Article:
Zamfara banditry: 2 ex-Govs indicted, another for trial – Report

15 Emirs to be removed

A chilling report of the high-wire banditry raging in Zamfara State has revealed that 6,319 persons were arbitrarily and willfully killed; 3,672 kidnapped; N2, 805,049,748 paid as ransom; 6,483 widows and 25,050 orphans left behind by slain victims; 215,241 cows, 141,404 sheep, 20,600 of other animals (such as camels and donkeys) rustled; and 3,587 houses, 1,487 motor vehicles and motorcycles burnt.

Another segment of the report further stated that the bandits operated 105 camps, from which they launched deadly attacks on Zamfara, kill and steal the people’s properties at will.

The report further revealed that the high-wire banditry raging in Zamfara State has now spilled into several States across the country, and consequently putting national security in jeopardy.

Other segments of the report include the indictment of several members of the traditional institution, top government officials and security forces.

As of the time the report was obtained last week, some of the men who engaged in the blood-letting and banditry in Zamfara had moved further North-West and North-Central, wreaking unprecedented havoc in Katsina, Sokoto, Kaduna and Niger States.

No White Paper on the far-reaching recommendations of the committee that wrote the report has been issued two years after the report was submitted to the Zamfara State government.

However, a source close to the Government House in Gusau, the State capital, said a panel was raised to review the recommendations and report back to the government.

The committee, tagged: ‘Zamfara Committee for Finding Solution to Armed Banditry in the State‘, had been raised by Matawalle on his assumption of office in May 2019 to investigate the banditry that had blown into a full-scale war between indigenous Hausa farmers and Fulani herders in the State.

When the committee was submitting its report in October 2019, Matawalle had promised to implement the recommendations, assuring that he would not be diverted by any sentiment.

The report found several causes as responsible for the Zamfara banditry.

The remote causes include institutional failure and blatant betrayal of trust by unscrupulous political leaders, traditional rulers, security officers and judicial officers; poverty, unemployment, indolence and frustration that led many youths to drug abuse and involvement in crime; influx into and settlement of illegal alien Fulani from neighboring countries in Zamfara who initially behaved and related with both indigenous Fulani and Hausa harmoniously and peacefully but later exhibited their true criminal tendencies by starting small scale armed robbery, followed by the rustling of non-Fulani and indigenous Fulani cattle.

It added that when herds of the locals were grossly depleted, they had no option but to join the gang of criminals to make a living and a means of replenishing their lost herds of cattle; proliferation of traditional rulers at all levels by successive governors with no regard to rules and regulations/due process; proliferation and widespread consumption of dangerous drugs; and high-level corruption on the part of bad eggs in the security, judicial and law enforcement services.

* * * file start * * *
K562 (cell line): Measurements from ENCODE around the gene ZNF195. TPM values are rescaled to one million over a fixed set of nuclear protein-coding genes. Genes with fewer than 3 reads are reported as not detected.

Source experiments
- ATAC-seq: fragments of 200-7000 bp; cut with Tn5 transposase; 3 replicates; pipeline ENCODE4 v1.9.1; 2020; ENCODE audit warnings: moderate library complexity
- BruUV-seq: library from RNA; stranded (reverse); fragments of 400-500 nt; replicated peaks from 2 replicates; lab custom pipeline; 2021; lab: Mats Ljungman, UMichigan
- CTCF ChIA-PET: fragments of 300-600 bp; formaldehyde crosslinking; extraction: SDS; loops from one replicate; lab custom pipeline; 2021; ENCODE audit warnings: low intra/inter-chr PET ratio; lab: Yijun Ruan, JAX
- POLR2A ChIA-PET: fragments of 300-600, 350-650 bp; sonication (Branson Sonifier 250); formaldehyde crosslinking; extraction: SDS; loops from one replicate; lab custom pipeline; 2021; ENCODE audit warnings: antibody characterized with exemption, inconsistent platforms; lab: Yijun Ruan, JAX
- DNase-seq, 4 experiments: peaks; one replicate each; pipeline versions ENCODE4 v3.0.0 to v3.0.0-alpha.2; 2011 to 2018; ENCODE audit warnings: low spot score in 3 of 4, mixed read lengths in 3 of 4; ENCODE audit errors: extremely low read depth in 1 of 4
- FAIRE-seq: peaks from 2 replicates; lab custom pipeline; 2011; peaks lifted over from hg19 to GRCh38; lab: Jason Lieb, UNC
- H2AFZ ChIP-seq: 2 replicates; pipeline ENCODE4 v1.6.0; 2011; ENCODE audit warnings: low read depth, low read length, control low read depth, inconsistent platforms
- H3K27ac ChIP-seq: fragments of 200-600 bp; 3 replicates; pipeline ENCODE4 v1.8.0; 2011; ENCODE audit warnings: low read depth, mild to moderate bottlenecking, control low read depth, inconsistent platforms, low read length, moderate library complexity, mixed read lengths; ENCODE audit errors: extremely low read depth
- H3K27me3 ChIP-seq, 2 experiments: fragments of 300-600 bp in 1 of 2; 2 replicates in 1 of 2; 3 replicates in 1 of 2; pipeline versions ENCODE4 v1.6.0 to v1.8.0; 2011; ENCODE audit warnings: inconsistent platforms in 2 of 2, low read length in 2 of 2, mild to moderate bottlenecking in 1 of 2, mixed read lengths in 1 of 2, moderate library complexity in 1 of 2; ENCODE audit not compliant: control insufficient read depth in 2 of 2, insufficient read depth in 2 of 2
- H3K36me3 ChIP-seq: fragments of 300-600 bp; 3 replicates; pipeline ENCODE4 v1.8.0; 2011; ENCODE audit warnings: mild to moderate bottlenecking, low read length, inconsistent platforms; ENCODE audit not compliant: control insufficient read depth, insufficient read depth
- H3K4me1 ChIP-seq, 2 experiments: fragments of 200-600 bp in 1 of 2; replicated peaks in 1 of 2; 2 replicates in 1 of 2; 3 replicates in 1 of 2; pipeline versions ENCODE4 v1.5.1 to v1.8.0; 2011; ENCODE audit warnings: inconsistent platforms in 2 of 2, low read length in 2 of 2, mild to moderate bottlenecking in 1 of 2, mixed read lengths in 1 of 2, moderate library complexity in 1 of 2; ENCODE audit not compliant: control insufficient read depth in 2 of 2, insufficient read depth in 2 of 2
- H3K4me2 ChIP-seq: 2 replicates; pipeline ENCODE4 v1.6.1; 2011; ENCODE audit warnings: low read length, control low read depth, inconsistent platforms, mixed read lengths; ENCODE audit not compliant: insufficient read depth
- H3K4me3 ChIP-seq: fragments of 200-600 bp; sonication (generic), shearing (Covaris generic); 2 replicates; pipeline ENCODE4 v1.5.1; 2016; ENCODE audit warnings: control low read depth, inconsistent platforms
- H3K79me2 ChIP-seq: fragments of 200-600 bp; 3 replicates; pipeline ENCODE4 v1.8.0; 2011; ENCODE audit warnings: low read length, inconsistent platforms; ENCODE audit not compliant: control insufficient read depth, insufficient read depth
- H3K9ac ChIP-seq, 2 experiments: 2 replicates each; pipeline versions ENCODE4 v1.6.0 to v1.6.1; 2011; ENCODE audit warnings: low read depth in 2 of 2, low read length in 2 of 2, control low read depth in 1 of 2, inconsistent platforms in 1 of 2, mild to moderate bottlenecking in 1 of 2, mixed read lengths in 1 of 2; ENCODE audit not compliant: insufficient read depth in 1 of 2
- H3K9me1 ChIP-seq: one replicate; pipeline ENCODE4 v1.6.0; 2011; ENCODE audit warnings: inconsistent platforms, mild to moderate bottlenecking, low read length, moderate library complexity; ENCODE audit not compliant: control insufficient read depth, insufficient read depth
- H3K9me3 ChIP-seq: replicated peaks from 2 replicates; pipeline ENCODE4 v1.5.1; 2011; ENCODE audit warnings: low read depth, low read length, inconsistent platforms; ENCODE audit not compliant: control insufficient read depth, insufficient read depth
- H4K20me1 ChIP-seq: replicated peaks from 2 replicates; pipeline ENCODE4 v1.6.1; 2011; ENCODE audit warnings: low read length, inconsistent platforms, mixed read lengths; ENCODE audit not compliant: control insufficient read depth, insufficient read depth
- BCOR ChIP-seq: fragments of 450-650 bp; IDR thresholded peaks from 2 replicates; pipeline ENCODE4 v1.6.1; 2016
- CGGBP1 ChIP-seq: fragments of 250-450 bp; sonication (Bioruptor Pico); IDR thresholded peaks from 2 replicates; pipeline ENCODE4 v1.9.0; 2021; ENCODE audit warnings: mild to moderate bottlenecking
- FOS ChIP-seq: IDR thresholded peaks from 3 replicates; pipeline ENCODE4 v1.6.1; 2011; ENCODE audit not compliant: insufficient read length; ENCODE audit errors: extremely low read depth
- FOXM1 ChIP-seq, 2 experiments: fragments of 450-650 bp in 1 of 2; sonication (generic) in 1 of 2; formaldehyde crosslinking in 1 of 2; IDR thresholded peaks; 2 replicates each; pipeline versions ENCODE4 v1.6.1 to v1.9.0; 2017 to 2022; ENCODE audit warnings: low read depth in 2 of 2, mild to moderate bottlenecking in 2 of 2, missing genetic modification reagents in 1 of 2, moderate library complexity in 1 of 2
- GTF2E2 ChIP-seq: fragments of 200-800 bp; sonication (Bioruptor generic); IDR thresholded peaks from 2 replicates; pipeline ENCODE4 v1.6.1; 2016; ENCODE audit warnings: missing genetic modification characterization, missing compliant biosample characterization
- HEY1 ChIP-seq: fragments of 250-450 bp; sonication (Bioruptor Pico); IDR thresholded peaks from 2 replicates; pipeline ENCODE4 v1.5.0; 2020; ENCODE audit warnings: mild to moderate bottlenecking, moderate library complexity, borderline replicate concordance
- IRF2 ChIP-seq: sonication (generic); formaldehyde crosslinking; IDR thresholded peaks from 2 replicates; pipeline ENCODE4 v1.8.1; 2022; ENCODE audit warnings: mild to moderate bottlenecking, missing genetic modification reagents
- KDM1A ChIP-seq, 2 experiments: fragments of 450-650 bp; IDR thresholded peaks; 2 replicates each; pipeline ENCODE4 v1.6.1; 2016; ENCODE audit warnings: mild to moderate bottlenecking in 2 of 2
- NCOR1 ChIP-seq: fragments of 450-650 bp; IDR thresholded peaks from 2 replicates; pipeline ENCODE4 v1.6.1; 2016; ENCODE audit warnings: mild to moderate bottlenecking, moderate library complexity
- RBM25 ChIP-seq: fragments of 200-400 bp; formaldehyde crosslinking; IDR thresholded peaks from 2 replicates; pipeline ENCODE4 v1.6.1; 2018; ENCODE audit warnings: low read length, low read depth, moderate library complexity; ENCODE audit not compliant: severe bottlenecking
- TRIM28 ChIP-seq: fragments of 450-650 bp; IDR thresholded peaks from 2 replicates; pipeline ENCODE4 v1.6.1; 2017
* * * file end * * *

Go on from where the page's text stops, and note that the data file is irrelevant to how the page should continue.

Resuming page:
The report is also unsparing of some former governors over the roles they allegedly played during their tenures, which escalated banditry in the State.

The committee established that whereas some traditional rulers were complicit in the escalation of banditry in Zamfara, many were negligent in their responsibility of ensuring security in their respective domains. It added that if the recommendations of the committee were to be implemented to the letter, no less than 15 of the 17 emirs in the State would be deposed.

The story of the alleged collaboration of the Emir of Maru and a District Head with bandits was told by the Zamfara SSG, Alh. Bala Bello Maru, in his testimony before the committee.

A member of the committee, quoted by the report, narrated that about 19 years ago, a former District Head of Dansadau, Alh. Shafiu Salihu, ignited the problem after he authorised a self-defense outfit called ‘Yan Sakai’ to kill any thief even if it was a goat he stole.

The report found most of the 17 emirs in Zamfara and several of their District Heads either neck-deep in banditry activities or negligent in their responsibility of securing their people while others were interdicted for absenteeism.

In fact, one of them was accused of being away while 840 of his subjects were killed; two others to answer murder charge. Only two of the monarchs got a clean bill, according to the report.

The governor was said to be in the entourage of President Muhammadu Buhari who was visiting the United States to attend the United Nations General Assembly last week, and his spokespersons could not be reached to speak on the status of the report.

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